However, the IRS considers physical quantities of metal to be a “collector's item”. For collectibles, such as coins, works of art and ingots, the standard tax rate is 28%. As a result, owning physical gold or owning funds that in turn own physical gold means you can pay a higher maximum capital gains rate of 28%. Therefore, it is important to understand the tax implications of gold investing before taking the plunge.
A Gold Investing Guide can help you navigate the complexities of investing in gold. For federal income tax purposes, gold is considered a collector's item, as are the works of art, stamps, or baseball cards you've been accumulating. What that means is that instead of a maximum long-term capital gains rate of 15% for most taxpayers (20% for high-income taxpayers), you'll pay a maximum long-term capital gains rate of 28%. And if you are subject to Net Investment Income Tax (NIIT), that rate increases by an additional 3.8%. This is the case not only for gold coins and ingots, but also for most ETFs (exchange-traded funds), which are taxed at a 28% tax.
Many investors, including financial advisors, have trouble owning these investments. They assume, incorrectly, that since gold ETFs trade like a stock, they will also be taxed like a stock, which is subject to a long-term capital gains rate of 15 or 20%. Investors often perceive the high costs of owning gold as profit margins and storage fees for physical gold, or management fees and trading costs of gold funds. In reality, taxes can represent a significant cost of owning gold and other precious metals.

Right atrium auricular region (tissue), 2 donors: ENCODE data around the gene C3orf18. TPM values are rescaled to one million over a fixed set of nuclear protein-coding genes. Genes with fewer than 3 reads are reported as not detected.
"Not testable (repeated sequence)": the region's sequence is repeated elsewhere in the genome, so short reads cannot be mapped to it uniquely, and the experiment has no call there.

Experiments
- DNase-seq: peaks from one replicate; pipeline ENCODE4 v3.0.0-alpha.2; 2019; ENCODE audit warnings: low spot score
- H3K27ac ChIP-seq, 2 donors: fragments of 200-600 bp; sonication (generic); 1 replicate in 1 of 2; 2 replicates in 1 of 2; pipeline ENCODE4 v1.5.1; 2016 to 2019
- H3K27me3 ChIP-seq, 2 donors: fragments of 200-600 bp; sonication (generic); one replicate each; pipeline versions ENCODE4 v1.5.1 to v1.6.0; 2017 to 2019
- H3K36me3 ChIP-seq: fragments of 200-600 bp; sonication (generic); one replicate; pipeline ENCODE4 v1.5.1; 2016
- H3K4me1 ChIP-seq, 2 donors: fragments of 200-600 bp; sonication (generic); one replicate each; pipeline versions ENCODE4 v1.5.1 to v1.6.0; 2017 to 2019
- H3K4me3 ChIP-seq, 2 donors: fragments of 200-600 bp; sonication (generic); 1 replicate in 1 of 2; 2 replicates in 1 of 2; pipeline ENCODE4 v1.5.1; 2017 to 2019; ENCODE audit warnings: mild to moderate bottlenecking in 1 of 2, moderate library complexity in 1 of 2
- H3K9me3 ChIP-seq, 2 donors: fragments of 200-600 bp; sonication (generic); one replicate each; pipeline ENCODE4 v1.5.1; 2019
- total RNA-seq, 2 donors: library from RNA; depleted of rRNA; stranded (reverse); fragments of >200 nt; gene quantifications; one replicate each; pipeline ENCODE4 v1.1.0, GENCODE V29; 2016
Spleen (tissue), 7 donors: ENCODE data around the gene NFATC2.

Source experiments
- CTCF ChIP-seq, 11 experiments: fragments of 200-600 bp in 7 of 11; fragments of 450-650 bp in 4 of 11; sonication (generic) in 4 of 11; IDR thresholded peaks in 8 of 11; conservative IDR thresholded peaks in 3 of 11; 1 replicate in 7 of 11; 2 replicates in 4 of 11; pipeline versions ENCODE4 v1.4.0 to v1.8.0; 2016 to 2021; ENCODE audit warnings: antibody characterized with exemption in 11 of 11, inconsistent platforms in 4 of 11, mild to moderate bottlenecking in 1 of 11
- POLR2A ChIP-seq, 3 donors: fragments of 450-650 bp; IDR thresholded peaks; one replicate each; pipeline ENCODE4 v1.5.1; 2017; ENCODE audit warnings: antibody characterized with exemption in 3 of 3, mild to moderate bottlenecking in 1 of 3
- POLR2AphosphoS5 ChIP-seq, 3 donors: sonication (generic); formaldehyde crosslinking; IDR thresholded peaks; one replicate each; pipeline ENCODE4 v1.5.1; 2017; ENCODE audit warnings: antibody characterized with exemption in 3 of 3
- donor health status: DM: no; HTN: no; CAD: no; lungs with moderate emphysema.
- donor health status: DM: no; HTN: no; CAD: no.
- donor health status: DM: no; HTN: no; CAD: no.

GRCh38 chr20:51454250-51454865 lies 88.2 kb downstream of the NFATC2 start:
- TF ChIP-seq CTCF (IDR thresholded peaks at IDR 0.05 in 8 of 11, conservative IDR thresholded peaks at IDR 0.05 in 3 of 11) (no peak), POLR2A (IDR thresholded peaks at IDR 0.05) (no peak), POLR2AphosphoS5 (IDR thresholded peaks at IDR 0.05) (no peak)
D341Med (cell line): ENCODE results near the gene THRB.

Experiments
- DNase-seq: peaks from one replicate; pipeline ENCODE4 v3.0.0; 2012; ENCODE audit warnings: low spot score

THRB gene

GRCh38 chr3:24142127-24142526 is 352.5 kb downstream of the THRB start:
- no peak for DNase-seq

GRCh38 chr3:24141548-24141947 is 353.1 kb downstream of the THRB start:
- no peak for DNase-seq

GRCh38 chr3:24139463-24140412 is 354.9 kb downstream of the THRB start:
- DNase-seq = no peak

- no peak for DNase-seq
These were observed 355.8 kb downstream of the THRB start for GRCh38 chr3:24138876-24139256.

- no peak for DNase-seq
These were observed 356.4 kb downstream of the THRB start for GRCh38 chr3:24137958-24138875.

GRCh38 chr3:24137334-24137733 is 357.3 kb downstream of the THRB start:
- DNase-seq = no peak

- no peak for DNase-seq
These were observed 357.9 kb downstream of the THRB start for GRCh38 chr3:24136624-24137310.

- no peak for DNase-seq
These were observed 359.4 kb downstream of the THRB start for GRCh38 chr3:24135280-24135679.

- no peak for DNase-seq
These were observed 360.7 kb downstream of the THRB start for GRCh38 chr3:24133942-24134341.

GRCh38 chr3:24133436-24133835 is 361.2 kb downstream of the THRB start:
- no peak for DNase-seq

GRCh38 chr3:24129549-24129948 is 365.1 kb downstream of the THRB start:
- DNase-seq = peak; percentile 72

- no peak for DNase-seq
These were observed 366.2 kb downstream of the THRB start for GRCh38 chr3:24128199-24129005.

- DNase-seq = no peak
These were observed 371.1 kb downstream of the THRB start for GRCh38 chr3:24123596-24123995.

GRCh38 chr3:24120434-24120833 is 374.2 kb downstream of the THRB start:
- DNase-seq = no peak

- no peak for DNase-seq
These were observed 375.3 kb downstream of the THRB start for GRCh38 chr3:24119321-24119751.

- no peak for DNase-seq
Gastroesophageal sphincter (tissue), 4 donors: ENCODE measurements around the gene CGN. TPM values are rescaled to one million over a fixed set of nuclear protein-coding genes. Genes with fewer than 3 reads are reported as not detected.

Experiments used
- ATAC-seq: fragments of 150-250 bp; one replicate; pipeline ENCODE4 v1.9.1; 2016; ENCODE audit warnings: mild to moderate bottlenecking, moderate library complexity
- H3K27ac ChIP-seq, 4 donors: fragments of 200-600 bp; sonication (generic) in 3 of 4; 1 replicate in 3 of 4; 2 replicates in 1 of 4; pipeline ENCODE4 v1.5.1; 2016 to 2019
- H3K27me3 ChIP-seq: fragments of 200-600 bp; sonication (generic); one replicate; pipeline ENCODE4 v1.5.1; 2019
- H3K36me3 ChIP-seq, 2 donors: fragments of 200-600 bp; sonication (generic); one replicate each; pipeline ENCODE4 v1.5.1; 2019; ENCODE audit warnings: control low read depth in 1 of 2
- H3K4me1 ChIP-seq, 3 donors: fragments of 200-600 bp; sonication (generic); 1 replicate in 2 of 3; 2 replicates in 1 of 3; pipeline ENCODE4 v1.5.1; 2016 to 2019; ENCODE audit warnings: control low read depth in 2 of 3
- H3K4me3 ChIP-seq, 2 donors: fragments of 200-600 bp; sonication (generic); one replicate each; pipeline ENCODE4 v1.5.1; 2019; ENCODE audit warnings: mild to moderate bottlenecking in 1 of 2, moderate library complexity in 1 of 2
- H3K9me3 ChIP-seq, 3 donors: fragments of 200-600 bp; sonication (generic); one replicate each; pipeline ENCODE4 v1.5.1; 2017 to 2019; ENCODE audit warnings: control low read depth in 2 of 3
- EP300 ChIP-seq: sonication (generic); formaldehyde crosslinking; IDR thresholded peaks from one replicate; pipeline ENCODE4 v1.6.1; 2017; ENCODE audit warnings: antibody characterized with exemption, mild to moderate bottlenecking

Fortunately, there is a relatively easy way to minimize the tax implications of owning gold and other precious metals. Individual investors (Sprott Physical Bullion Trusts) can offer more favorable tax treatment than comparable ETFs. Since trusts are headquartered in Canada and are classified as passive foreign investment companies (PFIC), non-corporate U.S. investors can opt for standard long-term capital gains rates by selling or reimbursing their units.
Again, these rates are 15% or 20%, depending on revenue, for units held for more than a year at the time of sale. While no investor likes to fill out additional tax forms, the tax savings of owning gold through one of Sprott's physical ingot trusts and participating in the annual elections can be worth it. For more information on Sprott physical ingot trusts, ask your financial advisor or Sprott representative for more information. Royal Bank Plaza, South Tower 200 Bay Street Suite 2600 Toronto, Ontario M5J 2J1 Canada.
The ingot is a collector's item according to the tax code. That means you're not eligible for regular long-term capital gains treatment. On the other hand, earnings from ingots held for a longer time are taxed at a maximum tax rate of 28%. Earnings on ingots held for one year or less are taxed as ordinary income.
This fund buys several gold futures contracts that should have basically the same return as a gold index that the fund is trying to track, although there are anomalies in the futures markets that can cause deviations. However, when it comes to self-planned gold nuggets, I wouldn't worry about taxes until the gold has been sold. There are special rules about owning gold in an IRA or other retirement account, which I'll talk about in a future post. You can trade gold futures yourself or own an ETF that carries out the trades, such as the PowerShares DB Gold Fund (DGL).
Investors in gold are not going to have the same returns after taxes, and part of the reason is the different tax treatments of the ways of investing in gold. Gold and silver bars may attract unwanted attention or require special statements for monetary instruments, but a gold necklace is, well, just another gold necklace. .